• Ian Gallagher

    The new translation is a smashing success in Canada as well.

  • Mara319

    Help to memorize the Gloria and the Creed? Sing them.

  • http://www.facebook.com/people/Tony-Esolen/1184164082 Tony Esolen

    Plugging: Last year Magnificat published The Beauty of the Word, a running commentary on the Order of the Mass, the collects and propers of every Sunday and feast day of the year (including saints’ days designated as feasts), all the prefaces for every liturgical season, and all the special blessings. The text is on one side, the commentary on the other. If you think the old “translations” of the order of the Mass were bad — and they were inexcusable, dishonest, vapid — they are monuments to fidelity compared with what the old “translators” did to the collects and prefaces. They muted references to Scripture; they altered emphases; they omitted words and phrases and whole clauses they didn’t like; they did to the texts what others did to the art in the churches — they threw things away. May God have mercy on their souls.

    • Ford Oxaal

      Translation is a slippery slope. I found that when reading St. Montfort, only the Vulgate, and/or quite literal translation, was helpful. The reference to the womb were lost in translation — very important for the hidden references to Mary throughout the O.T. I find I need two or three translations to zero in on meaning. I wish I had a working knowledge of Latin. I am picking it up a bit from my wife and children who took it upon themselves to learn the language (they use Henly). I can see that learning Latin leads to many treasures. Of course, the Latin is a translation too. But at least you are getting closer to the source.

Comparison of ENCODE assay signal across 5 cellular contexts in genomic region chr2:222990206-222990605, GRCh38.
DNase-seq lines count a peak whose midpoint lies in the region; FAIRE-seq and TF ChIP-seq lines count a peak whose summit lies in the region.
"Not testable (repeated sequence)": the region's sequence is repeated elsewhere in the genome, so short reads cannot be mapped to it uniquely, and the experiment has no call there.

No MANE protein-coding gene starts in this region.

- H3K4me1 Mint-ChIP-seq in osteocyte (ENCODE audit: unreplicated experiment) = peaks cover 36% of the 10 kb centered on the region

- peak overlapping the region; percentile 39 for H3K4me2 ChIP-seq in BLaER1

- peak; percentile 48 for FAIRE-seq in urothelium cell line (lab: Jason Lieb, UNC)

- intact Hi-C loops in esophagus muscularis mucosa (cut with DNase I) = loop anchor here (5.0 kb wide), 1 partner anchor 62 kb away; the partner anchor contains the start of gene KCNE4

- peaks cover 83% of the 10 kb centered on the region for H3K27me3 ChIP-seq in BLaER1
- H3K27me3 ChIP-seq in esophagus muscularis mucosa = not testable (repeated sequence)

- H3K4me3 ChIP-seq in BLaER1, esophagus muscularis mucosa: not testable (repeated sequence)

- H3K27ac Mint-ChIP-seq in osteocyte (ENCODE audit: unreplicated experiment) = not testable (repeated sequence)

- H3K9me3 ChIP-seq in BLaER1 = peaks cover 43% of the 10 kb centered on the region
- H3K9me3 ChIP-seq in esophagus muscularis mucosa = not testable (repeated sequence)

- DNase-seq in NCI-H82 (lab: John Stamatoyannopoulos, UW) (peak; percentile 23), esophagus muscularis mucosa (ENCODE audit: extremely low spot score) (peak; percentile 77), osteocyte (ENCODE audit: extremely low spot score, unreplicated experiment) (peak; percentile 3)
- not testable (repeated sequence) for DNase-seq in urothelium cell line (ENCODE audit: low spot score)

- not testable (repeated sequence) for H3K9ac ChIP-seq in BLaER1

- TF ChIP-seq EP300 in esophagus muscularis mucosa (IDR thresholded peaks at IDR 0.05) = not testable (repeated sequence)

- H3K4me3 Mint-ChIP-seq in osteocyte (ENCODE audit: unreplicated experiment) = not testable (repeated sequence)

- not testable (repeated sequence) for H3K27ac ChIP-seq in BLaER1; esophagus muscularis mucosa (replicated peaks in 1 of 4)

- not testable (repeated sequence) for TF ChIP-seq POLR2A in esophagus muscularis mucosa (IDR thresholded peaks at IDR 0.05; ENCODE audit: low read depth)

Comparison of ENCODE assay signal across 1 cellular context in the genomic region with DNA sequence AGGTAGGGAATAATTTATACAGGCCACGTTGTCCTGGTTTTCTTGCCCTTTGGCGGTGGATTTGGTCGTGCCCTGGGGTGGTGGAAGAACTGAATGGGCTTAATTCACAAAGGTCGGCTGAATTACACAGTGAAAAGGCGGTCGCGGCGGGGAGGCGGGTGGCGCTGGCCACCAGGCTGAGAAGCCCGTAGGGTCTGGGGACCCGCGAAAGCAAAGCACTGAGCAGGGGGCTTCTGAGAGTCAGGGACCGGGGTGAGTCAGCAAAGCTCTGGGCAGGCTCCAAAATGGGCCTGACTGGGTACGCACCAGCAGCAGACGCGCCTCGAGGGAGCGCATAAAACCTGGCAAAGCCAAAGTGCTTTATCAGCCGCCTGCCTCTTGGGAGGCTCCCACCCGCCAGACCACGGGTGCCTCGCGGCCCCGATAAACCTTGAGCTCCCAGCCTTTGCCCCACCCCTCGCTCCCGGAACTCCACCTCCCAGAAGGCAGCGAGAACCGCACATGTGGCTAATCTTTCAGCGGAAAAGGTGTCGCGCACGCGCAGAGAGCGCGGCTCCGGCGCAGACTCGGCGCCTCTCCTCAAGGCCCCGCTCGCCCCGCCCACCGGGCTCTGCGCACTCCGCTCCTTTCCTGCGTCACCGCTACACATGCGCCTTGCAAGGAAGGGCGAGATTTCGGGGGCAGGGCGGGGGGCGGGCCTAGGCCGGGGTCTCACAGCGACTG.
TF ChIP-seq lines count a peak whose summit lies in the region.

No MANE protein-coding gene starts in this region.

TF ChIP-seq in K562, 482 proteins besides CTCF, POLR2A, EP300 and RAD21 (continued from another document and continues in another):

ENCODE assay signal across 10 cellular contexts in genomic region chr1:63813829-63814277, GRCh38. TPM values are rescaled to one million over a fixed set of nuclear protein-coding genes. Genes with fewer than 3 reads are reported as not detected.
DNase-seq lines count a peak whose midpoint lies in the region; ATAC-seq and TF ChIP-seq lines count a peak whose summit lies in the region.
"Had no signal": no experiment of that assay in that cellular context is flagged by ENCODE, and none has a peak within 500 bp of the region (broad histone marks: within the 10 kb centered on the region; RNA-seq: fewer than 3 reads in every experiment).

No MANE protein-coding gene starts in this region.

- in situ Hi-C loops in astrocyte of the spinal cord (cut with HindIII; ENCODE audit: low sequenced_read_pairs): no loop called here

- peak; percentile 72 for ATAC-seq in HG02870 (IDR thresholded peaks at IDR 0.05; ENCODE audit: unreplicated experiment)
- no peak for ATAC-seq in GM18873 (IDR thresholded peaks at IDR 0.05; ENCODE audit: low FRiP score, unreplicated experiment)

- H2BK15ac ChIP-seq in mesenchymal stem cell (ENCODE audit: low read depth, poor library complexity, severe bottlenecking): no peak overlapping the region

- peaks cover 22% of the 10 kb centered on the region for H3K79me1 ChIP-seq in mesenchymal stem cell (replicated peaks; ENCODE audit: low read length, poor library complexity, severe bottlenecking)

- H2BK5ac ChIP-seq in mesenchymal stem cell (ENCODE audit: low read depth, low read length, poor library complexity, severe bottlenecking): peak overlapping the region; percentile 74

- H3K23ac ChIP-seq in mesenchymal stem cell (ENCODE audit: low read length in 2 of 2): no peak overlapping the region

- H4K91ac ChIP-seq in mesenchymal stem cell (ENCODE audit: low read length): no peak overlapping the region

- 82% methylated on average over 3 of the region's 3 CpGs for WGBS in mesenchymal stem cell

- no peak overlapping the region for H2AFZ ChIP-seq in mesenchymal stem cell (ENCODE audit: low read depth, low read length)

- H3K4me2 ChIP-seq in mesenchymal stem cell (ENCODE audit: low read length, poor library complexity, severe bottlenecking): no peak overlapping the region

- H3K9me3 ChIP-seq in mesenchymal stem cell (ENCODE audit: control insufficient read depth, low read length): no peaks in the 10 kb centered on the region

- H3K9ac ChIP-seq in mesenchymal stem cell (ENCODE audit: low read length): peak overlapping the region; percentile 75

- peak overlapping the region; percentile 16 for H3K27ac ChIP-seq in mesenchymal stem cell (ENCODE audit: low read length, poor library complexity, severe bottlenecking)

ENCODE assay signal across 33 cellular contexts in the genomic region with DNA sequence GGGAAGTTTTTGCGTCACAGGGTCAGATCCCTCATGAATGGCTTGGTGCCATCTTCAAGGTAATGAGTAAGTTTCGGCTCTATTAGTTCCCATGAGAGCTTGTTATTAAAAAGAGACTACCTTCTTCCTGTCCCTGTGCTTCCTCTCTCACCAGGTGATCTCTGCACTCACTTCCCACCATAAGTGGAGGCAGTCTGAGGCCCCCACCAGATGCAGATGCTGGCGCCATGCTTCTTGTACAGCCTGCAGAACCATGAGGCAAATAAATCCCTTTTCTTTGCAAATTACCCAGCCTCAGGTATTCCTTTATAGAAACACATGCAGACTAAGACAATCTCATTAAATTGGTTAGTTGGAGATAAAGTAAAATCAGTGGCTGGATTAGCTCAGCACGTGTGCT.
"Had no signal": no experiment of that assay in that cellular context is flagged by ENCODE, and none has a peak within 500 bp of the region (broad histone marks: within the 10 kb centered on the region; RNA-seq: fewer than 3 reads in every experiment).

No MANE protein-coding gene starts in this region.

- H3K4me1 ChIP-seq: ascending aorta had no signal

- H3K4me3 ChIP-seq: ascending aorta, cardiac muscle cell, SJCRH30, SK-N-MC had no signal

• Mike

        Greek and Hebrew gets you right to the source. Those languages can be learned, too- and Hebrew is an incredible example of a dead language that was brought back to life.

  • uxordepp

    LOL. I, too, still rely on the cards. I cannot and could not see what the deal was with the new translation (and I had been reading up on what was coming for several years). It is closer (according to my 2 years of highschool latin) to the latin. It brings us much closer to what the Eastern Rite say in their Divine Liturgies. It is much closer to the translations of several other languages (French and Portuguese being two I am aware of). This new translation is a translation of unity, which if my liturgy school serves me (and I guess it should serve me for something…) is a good thing. Inclusiveness and all that.

    The poor will always be with us…

  • Nick D

    they could forgo translations and just stick with Latin ;-)

  • http://pulse.yahoo.com/_RSMXMX25OI2QDXOTUO6VTYXX3Y anacrusis

    Well, that is interesting. I was a bit skeptical and didn’t think it would be the panacea for our ills that some acted as though it was. But I hardly see a reason to get THAT bent out of shape about it, either! How bizarre!

  • Deker71

    U.S. Catholic is not Catholic.

  • ron a.

    Let’s hope many of these dissidents are leaving. The more poison let out, the healthier the Body. Then let us pray for them, that they may be truly open to God’s grace and commit themselves the Truth—and be saved!

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  • hopley yeaton

    Does anybody know just what is the range and payload of a New Roman Missal?

    • Dmikem

      Sure I can help with that…..the range is infinite and the payload is salvation for those that read and heed. :)

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  • Sue Groves